The Life of David Gale (2003)


“The Life of David Gale” is yet another Hollywood film preaching for a cause. I wouldn’t have much of a problem with such a concept if this film orchestrated it the right way without such a ridiculous turn of events in the last segment of the film. “The Life of David Gale” portrays capital punishment abolitionists not only as melodramatic, but as despicable, self-righteous, under-handed, hypocritical, smug, and sleazy. Not only is it an unfair and inaccurate portrayal of people who are anti-capital punishment but it contradicts the theme supposedly revealing that it’s for capitol punishment and supporting people who feel this way when it’s completely contradictory.

Kevin Spacey plays the balding and pretty weasly doctor David Gale accused of murder and sentenced to death until he asks reporter Bitsey Bloom (Kate Winslet) to visit him so he can give her his last words on the murder case before he’s sentenced to death because she’s been in jail too simply because of contempt in court. We learn of Gale’s efforts in his protests against capital punishment along with his friend Constance (Laura Linney) and his inevitable accusation for her brutal murder. The first half of the film makes no sense and has no relevance to the story nor does it add material to the core of the plot. We watch as David Gale has an affair with a seductive student (Rhona Mitra) in which she sets him up for accusation for rape, and then we never see her again.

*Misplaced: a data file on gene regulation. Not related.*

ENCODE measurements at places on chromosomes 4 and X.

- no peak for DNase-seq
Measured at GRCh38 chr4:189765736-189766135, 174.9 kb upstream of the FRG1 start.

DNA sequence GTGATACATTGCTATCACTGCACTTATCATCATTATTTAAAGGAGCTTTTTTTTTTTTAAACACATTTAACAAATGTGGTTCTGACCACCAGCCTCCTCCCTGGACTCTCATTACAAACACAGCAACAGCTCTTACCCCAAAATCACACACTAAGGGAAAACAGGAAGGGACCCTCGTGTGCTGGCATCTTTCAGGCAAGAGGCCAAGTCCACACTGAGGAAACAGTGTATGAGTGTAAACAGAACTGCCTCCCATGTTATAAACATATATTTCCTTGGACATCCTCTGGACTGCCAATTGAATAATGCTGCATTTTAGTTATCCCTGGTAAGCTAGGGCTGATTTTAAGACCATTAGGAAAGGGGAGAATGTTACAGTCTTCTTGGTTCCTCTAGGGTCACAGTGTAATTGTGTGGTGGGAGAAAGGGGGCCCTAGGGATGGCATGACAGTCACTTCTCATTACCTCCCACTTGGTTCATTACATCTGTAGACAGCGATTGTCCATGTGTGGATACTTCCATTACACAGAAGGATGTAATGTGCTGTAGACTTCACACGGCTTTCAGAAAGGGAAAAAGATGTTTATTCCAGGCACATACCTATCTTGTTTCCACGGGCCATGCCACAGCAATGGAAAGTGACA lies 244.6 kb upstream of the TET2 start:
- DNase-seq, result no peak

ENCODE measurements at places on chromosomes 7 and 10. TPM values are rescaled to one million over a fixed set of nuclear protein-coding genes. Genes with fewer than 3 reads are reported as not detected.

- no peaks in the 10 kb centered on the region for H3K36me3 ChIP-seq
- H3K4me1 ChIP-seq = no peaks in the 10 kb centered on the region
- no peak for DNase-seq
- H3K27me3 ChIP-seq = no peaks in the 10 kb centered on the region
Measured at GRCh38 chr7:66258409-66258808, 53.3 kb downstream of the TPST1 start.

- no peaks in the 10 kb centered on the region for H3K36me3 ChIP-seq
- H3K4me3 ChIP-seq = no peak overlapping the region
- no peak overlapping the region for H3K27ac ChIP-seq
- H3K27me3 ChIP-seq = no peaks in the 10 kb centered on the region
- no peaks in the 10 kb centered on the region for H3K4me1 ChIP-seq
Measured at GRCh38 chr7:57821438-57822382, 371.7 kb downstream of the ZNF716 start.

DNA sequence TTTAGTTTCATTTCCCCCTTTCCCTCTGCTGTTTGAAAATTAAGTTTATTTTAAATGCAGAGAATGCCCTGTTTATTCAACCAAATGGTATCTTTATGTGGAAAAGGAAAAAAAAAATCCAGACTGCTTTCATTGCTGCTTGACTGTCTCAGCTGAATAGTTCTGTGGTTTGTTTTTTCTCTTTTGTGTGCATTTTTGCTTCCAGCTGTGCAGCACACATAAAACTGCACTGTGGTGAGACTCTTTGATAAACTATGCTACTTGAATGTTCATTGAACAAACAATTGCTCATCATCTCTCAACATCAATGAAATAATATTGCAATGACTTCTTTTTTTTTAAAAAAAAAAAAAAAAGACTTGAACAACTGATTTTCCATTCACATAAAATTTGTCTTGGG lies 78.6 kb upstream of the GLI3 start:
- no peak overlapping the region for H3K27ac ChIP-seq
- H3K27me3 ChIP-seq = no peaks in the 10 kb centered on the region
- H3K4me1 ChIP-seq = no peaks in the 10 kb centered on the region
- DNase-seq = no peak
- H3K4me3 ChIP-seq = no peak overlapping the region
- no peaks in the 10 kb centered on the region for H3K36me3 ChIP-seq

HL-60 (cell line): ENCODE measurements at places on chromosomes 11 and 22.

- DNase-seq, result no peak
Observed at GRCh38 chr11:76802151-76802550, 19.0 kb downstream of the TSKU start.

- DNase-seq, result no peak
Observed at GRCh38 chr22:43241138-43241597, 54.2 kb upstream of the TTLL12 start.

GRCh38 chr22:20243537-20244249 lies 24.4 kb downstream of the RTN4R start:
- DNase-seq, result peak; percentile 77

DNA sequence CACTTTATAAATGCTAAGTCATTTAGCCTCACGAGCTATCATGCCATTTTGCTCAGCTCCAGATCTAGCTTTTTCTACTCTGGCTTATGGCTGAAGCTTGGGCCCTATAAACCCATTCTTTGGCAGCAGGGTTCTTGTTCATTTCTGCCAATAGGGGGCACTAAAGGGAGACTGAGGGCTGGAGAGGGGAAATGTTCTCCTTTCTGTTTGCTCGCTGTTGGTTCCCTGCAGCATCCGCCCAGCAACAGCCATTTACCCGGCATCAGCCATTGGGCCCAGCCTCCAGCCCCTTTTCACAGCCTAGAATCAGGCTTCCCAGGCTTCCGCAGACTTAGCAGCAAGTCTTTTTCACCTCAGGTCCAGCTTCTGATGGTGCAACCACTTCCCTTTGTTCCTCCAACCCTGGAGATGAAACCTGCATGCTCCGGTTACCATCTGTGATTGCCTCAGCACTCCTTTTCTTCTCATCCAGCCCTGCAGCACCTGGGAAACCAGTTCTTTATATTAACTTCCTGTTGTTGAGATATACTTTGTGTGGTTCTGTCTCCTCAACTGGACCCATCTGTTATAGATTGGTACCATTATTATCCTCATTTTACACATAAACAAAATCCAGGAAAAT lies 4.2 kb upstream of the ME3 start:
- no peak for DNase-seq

This may establish his wrongly accused reputation as a rapist, but what validity does it have in this film? We go into this meaningless and arbitrary opening segment into the film without ever being told what it has to do with the purpose of the plot or what it means to say to the audience. The second half inevitably drives this film down the crapper. We’re left wondering why everyone is doing what they’re doing in the film including Gale who seems to preach throughout the entire story doing one thing, and then completely betraying what the audience perceives of his character and doing something completely different. Laura Linney’s character that mostly appears in flashbacks during the story has nothing to do in the film despite except play a horrendously stupid plot device. Ultimately “The Life of David Gale” manages to offend the same people it seeks to defend with the most ridiculous and nonsensical endings that I’ve ever seen.